Lately, I’ve been thinking a lot about grief. I’m not sure if it’s associated with the particularly gloomy run of cases I’ve seen at the clinic or the personal stress and sadness I’ve recently faced, but something is pulling my emotional barometer towards focusing on the different ways people inwardly, and outwardly, express grief.


I’ve witnessed grief in many different forms. Grief is an emotion shared by all humans, and, if you’re a believer, animals as well. Setting aside observations incurred in my daily activities with friends, family members, and even strangers, and considering only what I see working as a veterinary oncologist, I feel qualified to contemplate this complex topic with a fair share of authority.


Death, illness, disappointment, heartache these are not unfamiliar terms or experiences for me professionally. I recognize this makes me far from unique.


What is particularly distinctive to my perspective as a veterinary oncologist is that I am entrusted to deliver news that will bring grief to other human beings.


The stereotypes of doctors being perceived as compassionate and caring are often equally juxtaposed against those suggesting we are inanimate, cold, and sterile in our delivery of information, especially when it is anything negative or complicated.


The words “bedside manner” are used to describe our ability, or inability as it may be, to perform this exact task. I’m hard-pressed to think of a time when I’ve heard the words used to describe the way we discuss the positives or present favorable news.


I received only very rudimentary grief training during vet school. I possess no formal education in counseling or psychology. I’m not someone considered overly outwardly emotional myself.  Like many of my colleagues, I entered the field of veterinary medicine because I relate better to animals than people.


Despite the shortcomings of both my professional training and my personal mental outlook as it relates to grief, my job requires me to be capable of gauging human emotional responses, and to thoughtfully discuss complex topics such as death, palliative care, and hospice. For better or for worse, my education with grief has pretty much solely come from on the job experience.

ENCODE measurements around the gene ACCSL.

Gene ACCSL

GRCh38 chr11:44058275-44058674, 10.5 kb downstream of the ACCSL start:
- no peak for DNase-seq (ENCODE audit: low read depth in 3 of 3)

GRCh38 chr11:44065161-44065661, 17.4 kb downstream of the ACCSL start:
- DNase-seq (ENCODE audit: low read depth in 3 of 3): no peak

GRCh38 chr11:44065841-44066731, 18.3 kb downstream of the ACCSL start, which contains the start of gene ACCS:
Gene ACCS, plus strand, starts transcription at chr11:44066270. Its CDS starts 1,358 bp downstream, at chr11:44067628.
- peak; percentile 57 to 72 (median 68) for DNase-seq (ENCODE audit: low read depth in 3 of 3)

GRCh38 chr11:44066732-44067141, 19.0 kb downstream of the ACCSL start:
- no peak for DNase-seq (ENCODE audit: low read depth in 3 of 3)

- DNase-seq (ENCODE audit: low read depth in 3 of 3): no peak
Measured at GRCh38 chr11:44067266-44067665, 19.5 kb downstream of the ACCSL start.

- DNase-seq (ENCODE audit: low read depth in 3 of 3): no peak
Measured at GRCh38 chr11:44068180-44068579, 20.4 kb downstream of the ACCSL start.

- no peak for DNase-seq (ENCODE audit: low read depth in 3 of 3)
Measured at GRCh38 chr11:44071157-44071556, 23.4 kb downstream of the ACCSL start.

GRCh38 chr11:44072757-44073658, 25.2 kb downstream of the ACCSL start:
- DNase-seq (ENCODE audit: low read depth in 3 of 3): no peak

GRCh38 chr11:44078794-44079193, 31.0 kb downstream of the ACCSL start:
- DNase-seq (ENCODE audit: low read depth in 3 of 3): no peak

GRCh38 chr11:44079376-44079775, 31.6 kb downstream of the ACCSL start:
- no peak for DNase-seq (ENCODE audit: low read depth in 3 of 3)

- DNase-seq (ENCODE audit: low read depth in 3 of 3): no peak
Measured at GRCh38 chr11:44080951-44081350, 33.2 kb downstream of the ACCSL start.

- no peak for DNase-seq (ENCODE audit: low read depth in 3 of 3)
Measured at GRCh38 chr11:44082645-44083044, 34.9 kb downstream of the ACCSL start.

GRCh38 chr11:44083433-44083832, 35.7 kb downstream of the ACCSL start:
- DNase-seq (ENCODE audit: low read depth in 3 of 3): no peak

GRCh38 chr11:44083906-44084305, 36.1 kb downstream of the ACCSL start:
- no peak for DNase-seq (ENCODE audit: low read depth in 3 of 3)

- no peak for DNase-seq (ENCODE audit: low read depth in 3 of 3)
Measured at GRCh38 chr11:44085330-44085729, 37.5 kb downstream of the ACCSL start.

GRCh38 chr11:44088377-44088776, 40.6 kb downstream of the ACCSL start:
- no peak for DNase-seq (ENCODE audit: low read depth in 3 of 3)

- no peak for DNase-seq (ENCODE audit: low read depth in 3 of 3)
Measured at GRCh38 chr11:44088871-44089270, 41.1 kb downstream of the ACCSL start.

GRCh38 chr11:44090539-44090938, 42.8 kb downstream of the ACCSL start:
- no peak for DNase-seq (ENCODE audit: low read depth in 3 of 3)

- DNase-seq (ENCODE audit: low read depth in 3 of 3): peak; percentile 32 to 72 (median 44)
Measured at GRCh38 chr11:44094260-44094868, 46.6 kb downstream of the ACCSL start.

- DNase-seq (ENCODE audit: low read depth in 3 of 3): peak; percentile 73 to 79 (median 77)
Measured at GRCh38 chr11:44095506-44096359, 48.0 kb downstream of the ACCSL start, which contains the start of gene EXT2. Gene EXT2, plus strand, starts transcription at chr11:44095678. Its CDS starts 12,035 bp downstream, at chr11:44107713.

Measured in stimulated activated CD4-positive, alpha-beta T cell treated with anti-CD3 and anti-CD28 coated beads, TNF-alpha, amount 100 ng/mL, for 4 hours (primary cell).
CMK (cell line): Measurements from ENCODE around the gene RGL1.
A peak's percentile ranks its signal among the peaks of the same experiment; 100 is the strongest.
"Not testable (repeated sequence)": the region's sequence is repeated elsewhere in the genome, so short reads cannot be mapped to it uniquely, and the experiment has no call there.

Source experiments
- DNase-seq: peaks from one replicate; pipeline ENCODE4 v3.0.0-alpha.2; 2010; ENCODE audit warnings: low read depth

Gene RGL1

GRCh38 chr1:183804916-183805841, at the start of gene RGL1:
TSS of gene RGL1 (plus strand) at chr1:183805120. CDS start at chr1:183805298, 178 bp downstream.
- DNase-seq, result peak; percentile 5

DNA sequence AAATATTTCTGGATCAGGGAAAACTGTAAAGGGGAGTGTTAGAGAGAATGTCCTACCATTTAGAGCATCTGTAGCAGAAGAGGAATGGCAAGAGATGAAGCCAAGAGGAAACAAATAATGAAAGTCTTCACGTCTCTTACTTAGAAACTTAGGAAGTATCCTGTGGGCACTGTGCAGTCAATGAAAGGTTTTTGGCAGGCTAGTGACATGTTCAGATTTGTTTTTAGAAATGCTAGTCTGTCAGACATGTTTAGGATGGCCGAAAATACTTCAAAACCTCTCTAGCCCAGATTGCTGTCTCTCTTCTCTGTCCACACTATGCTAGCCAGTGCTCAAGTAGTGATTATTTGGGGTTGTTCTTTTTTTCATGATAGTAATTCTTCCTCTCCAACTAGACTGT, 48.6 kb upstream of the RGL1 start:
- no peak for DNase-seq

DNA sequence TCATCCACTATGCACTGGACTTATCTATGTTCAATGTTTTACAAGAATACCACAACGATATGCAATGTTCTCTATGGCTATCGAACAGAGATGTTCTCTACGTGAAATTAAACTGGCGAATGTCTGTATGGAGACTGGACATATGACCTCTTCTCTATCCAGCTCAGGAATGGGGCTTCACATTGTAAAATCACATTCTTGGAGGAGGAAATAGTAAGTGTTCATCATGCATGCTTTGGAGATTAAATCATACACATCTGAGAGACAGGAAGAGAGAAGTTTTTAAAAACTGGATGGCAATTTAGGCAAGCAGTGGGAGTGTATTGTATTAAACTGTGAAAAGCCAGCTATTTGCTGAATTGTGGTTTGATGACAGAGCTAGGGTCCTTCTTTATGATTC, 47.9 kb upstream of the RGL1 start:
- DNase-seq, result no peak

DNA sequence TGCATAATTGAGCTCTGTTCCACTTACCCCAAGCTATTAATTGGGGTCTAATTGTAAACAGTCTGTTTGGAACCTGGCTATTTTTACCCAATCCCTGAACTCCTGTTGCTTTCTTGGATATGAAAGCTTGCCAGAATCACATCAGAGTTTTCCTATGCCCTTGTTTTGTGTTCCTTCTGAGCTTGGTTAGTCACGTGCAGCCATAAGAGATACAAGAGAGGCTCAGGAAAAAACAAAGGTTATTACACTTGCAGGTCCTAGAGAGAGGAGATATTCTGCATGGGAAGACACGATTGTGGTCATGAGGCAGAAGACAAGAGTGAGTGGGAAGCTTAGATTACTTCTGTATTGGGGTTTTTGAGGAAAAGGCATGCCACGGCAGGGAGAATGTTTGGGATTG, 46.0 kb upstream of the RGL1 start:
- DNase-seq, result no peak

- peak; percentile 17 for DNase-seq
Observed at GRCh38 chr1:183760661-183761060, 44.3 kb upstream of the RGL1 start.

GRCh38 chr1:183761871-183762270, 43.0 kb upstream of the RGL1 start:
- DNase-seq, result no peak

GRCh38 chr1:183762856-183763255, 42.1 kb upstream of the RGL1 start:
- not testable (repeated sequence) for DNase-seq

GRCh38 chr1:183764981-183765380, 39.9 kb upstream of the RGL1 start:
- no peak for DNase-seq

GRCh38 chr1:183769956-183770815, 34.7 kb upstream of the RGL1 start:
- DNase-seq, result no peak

To this end, I’ve been a quiet observer, watching colleagues speak with owners about issues related to illness, death, and suffering. In this capacity I’ve witnessed ineffective speech, disheartened wording, and dispassionate phrasing. 


I’ve also seen colleagues show remarkable empathy, patience, and kindheartedness — even in the face of an owner who literally is taking their grief out on the individuals associated with their pet’s care.


I’ve watched pet owners comfortable with outward manifestations of their sorrow, shedding copious tears, their sadness obvious not only in their facial expressions, but also by their physical actions. Equally as often, I’ve seen those owners who are quiet, preferring to restrict communication to silent glances, nods, or short-worded answers.


When confronted with grief, some owners will ask a tremendous amount of questions, probing for details and explanations of why the terrible event is happening and what can be done to change it. Others are much more accepting, seemingly unconcerned with specifics, focusing more on the moment at hand and how to move on.


What I find the most shocking are those who express their grief through anger. When an angry owner, looking to impart blame as a means to deal with their pain, confronts me in a hostile manner, my faith in all the good aspects of my profession is completely rattled. Of all the emotions I encounter in a given day or week, it’s anger that causes me the most personal anxiety and strain.


It would be wonderful if I always knew the right words to say or the best way to console someone, or if even half the time I felt as though I did an “okay” job calming down an aggressive owner. The truth is, I simply don’t always know the right response. When anger and grief mix, I’m not the person you want playing on your team.


Though I’m a tougher person than I was when I first started working, I’ll never possess thick enough skin to let such events roll off without consideration. When I write about such cases from vet school, or about my early days as an oncology resident, my husband will ask me, “How do you remember these pets?” I answer honestly, “These are the things I can never forget.”


Despite knowing I’d certainly rest a bit better if I could dislodge those memories of angry pet owners from my brain, I’m certain I wouldn’t want to forget them. The fact that I still consider the words and actions of a few select owners this far along in my career keeps me grounded.


Even though I’m far from perfect in my ability to handle aggressive situations when they arise, I’m still capable of feeling something other than resentment towards those who are angered at the news I bring. This is, at least in part, because I can remember those who do the opposite; sharing their sorrow with me because they trust my response.


Those are the one percent we doctors do it for. Their quiet voices are heard as much as the raging ones. Their grief affects me as deeply as those who resort to anger.


My bedside manner indelibly influenced their pain and grief.



Dr. Joanne Intile



Image: Kamira / Shutterstock